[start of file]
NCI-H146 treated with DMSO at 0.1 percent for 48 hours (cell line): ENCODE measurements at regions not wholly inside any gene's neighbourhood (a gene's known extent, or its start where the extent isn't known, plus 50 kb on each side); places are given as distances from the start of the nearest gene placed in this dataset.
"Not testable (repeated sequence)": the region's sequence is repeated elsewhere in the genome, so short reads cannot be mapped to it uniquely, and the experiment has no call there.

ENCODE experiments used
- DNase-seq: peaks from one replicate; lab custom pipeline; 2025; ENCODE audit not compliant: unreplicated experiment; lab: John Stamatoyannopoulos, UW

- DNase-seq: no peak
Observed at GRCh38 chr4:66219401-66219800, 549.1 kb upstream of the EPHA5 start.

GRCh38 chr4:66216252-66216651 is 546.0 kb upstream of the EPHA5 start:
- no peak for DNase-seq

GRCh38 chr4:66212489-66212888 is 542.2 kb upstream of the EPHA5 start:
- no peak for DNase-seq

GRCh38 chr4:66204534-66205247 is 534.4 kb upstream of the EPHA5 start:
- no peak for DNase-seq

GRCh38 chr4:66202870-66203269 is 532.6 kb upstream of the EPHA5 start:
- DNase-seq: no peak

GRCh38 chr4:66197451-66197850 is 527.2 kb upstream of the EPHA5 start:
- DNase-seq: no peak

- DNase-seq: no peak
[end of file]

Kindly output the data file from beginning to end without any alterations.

NCI-H146 treated with DMSO at 0.1 percent for 48 hours (cell line): ENCODE measurements at regions not wholly inside any gene's neighbourhood (a gene's known extent, or its start where the extent isn't known, plus 50 kb on each side); places are given as distances from the start of the nearest gene placed in this dataset.
"Not testable (repeated sequence)": the region's sequence is repeated elsewhere in the genome, so short reads cannot be mapped to it uniquely, and the experiment has no call there.

ENCODE experiments used
- DNase-seq: peaks from one replicate; lab custom pipeline; 2025; ENCODE audit not compliant: unreplicated experiment; lab: John Stamatoyannopoulos, UW

- DNase-seq: no peak
Observed at GRCh38 chr4:66219401-66219800, 549.1 kb upstream of the EPHA5 start.

GRCh38 chr4:66216252-66216651 is 546.0 kb upstream of the EPHA5 start:
- no peak for DNase-seq

GRCh38 chr4:66212489-66212888 is 542.2 kb upstream of the EPHA5 start:
- no peak for DNase-seq

GRCh38 chr4:66204534-66205247 is 534.4 kb upstream of the EPHA5 start:
- no peak for DNase-seq

GRCh38 chr4:66202870-66203269 is 532.6 kb upstream of the EPHA5 start:
- DNase-seq: no peak

GRCh38 chr4:66197451-66197850 is 527.2 kb upstream of the EPHA5 start:
- DNase-seq: no peak

- DNase-seq: no peak